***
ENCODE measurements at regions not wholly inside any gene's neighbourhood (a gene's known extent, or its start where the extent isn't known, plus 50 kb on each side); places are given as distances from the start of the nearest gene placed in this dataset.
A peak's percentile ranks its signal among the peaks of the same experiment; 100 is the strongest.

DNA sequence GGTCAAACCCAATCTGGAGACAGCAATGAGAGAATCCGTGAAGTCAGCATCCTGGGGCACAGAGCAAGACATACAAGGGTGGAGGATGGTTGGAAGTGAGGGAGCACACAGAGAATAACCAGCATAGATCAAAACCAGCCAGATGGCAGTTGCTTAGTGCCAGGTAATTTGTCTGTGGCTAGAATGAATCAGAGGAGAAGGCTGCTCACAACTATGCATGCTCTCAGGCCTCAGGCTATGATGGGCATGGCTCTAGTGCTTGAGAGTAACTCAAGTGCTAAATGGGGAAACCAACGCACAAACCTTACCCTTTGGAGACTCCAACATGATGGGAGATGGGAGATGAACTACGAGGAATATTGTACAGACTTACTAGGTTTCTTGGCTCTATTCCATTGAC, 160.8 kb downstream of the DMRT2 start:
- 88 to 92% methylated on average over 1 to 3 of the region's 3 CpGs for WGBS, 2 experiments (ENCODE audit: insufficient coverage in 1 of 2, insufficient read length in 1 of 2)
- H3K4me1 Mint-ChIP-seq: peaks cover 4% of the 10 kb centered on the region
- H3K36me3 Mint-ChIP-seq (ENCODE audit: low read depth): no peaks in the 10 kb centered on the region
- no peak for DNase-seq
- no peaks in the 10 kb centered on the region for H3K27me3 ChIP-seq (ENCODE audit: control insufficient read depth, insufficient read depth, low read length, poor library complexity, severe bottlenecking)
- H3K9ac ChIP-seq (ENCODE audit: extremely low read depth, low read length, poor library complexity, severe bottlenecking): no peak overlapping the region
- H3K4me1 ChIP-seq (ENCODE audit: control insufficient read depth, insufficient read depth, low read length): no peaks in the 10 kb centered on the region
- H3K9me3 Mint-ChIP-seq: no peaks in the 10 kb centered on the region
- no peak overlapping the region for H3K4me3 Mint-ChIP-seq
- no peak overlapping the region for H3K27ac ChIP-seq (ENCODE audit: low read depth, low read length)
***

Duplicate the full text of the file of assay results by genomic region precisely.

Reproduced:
ENCODE measurements at regions not wholly inside any gene's neighbourhood (a gene's known extent, or its start where the extent isn't known, plus 50 kb on each side); places are given as distances from the start of the nearest gene placed in this dataset.
A peak's percentile ranks its signal among the peaks of the same experiment; 100 is the strongest.

DNA sequence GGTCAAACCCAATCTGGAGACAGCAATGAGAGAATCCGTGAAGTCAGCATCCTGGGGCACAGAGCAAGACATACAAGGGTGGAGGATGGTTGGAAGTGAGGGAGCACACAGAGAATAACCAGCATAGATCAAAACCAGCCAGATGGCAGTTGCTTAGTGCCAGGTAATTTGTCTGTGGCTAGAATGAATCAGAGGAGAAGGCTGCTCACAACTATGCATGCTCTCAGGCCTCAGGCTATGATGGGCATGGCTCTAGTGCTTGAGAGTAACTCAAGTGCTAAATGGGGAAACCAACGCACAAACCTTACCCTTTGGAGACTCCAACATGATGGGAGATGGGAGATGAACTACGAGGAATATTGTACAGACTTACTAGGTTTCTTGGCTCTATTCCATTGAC, 160.8 kb downstream of the DMRT2 start:
- 88 to 92% methylated on average over 1 to 3 of the region's 3 CpGs for WGBS, 2 experiments (ENCODE audit: insufficient coverage in 1 of 2, insufficient read length in 1 of 2)
- H3K4me1 Mint-ChIP-seq: peaks cover 4% of the 10 kb centered on the region
- H3K36me3 Mint-ChIP-seq (ENCODE audit: low read depth): no peaks in the 10 kb centered on the region
- no peak for DNase-seq
- no peaks in the 10 kb centered on the region for H3K27me3 ChIP-seq (ENCODE audit: control insufficient read depth, insufficient read depth, low read length, poor library complexity, severe bottlenecking)
- H3K9ac ChIP-seq (ENCODE audit: extremely low read depth, low read length, poor library complexity, severe bottlenecking): no peak overlapping the region
- H3K4me1 ChIP-seq (ENCODE audit: control insufficient read depth, insufficient read depth, low read length): no peaks in the 10 kb centered on the region
- H3K9me3 Mint-ChIP-seq: no peaks in the 10 kb centered on the region
- no peak overlapping the region for H3K4me3 Mint-ChIP-seq
- no peak overlapping the region for H3K27ac ChIP-seq (ENCODE audit: low read depth, low read length)